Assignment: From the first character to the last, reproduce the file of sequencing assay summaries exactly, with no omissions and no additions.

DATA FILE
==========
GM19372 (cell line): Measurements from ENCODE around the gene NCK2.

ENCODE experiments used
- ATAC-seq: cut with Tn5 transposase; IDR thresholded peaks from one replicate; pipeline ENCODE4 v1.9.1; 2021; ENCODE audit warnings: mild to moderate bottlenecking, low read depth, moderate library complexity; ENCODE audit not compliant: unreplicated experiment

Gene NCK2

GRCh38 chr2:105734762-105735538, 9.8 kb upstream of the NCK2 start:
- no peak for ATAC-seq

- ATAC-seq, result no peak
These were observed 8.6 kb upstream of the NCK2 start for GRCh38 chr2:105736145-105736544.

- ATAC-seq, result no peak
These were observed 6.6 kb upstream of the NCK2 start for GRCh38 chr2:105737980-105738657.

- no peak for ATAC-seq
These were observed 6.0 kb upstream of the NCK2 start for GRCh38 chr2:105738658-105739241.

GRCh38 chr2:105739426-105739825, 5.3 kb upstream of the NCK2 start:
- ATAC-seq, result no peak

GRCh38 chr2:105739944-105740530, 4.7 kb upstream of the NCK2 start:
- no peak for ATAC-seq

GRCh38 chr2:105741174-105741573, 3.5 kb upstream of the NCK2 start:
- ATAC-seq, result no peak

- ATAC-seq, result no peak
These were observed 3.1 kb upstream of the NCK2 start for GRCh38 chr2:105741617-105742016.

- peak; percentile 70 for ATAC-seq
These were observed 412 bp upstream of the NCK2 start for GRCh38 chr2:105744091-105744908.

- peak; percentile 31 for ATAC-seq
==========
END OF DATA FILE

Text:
GM19372 (cell line): Measurements from ENCODE around the gene NCK2.

ENCODE experiments used
- ATAC-seq: cut with Tn5 transposase; IDR thresholded peaks from one replicate; pipeline ENCODE4 v1.9.1; 2021; ENCODE audit warnings: mild to moderate bottlenecking, low read depth, moderate library complexity; ENCODE audit not compliant: unreplicated experiment

Gene NCK2

GRCh38 chr2:105734762-105735538, 9.8 kb upstream of the NCK2 start:
- no peak for ATAC-seq

- ATAC-seq, result no peak
These were observed 8.6 kb upstream of the NCK2 start for GRCh38 chr2:105736145-105736544.

- ATAC-seq, result no peak
These were observed 6.6 kb upstream of the NCK2 start for GRCh38 chr2:105737980-105738657.

- no peak for ATAC-seq
These were observed 6.0 kb upstream of the NCK2 start for GRCh38 chr2:105738658-105739241.

GRCh38 chr2:105739426-105739825, 5.3 kb upstream of the NCK2 start:
- ATAC-seq, result no peak

GRCh38 chr2:105739944-105740530, 4.7 kb upstream of the NCK2 start:
- no peak for ATAC-seq

GRCh38 chr2:105741174-105741573, 3.5 kb upstream of the NCK2 start:
- ATAC-seq, result no peak

- ATAC-seq, result no peak
These were observed 3.1 kb upstream of the NCK2 start for GRCh38 chr2:105741617-105742016.

- peak; percentile 70 for ATAC-seq
These were observed 412 bp upstream of the NCK2 start for GRCh38 chr2:105744091-105744908.

- peak; percentile 31 for ATAC-seq